The role of UK banks in the credit crisis is expected to come under scrutiny in a report due out later today.
Analysts say the review of corporate governance, by ex-City regulator Sir David Walker, may pave the way for boardroom practices to be overhauled.
The report, commissioned by the Treasury, is expected to focus on the way risk is managed at banks.
The issue of pay and how it is linked to risk is also likely to be addressed.
Walker has spoken to banks, institutional investors, and experts in remuneration and corporate governance in preparing the report.
He is expected to set out plans for directors to have higher levels of skill and to receive formal training.
The report will stress the need for banks to be run by bankers.
After Royal Bank of Scotland came close to collapse under Sir Fred Goodwin, it is also expected that Walker will recommend that bank boards be forced to show they are able to challenge a chief executive who they feel is endangering a bank.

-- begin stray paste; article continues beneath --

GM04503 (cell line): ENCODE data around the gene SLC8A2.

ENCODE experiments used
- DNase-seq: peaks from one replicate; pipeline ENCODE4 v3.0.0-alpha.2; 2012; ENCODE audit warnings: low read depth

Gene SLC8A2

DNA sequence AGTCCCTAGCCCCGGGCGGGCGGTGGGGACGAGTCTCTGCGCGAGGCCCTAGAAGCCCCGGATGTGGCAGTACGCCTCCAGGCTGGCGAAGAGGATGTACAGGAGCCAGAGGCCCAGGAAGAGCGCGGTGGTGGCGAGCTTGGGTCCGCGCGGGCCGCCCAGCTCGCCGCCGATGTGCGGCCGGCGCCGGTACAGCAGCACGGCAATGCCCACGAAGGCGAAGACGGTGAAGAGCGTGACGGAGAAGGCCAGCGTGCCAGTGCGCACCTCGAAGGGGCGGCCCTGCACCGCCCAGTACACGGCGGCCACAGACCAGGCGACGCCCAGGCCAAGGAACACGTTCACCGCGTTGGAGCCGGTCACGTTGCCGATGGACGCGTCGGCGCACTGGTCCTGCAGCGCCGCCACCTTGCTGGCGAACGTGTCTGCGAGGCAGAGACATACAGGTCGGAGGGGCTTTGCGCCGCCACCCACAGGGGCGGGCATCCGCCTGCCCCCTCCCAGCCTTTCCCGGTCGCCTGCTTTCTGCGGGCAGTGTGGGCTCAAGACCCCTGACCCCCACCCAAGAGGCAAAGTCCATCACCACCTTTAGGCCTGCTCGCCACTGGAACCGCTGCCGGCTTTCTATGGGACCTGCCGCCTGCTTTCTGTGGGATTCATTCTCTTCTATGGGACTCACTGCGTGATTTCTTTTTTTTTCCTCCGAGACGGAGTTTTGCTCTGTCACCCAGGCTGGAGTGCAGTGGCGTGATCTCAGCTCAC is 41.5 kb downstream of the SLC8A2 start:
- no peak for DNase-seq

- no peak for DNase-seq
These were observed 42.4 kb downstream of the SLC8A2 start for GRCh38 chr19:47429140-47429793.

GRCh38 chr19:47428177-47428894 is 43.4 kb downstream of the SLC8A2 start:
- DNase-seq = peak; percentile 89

Non-executive directors who do not have responsibility for the day-to-day management of the business are expected to keep a close eye on the overall risks being taken by banks.
Some feel that they failed in this responsibility prior to the financial crisis.
There is widespread call for more transparency in pay. Many star traders, for example, can earn many times more than board members but there is no obligation for them to disclose their bonuses to shareholders.
The bonus culture is seen as encouraging excessive short-term risk taking at banks, which was a major factor in sparking the financial crisis, which in turn triggered the global economic slowdown.
There is genuine concern that big bonuses are making a comeback after US banking giant Goldman Sachs announced earlier this week that it set aside $6.65bn (£4.1bn) between April and May, more than $225,000 for each employee, for pay and bonuses.
Source: BBC News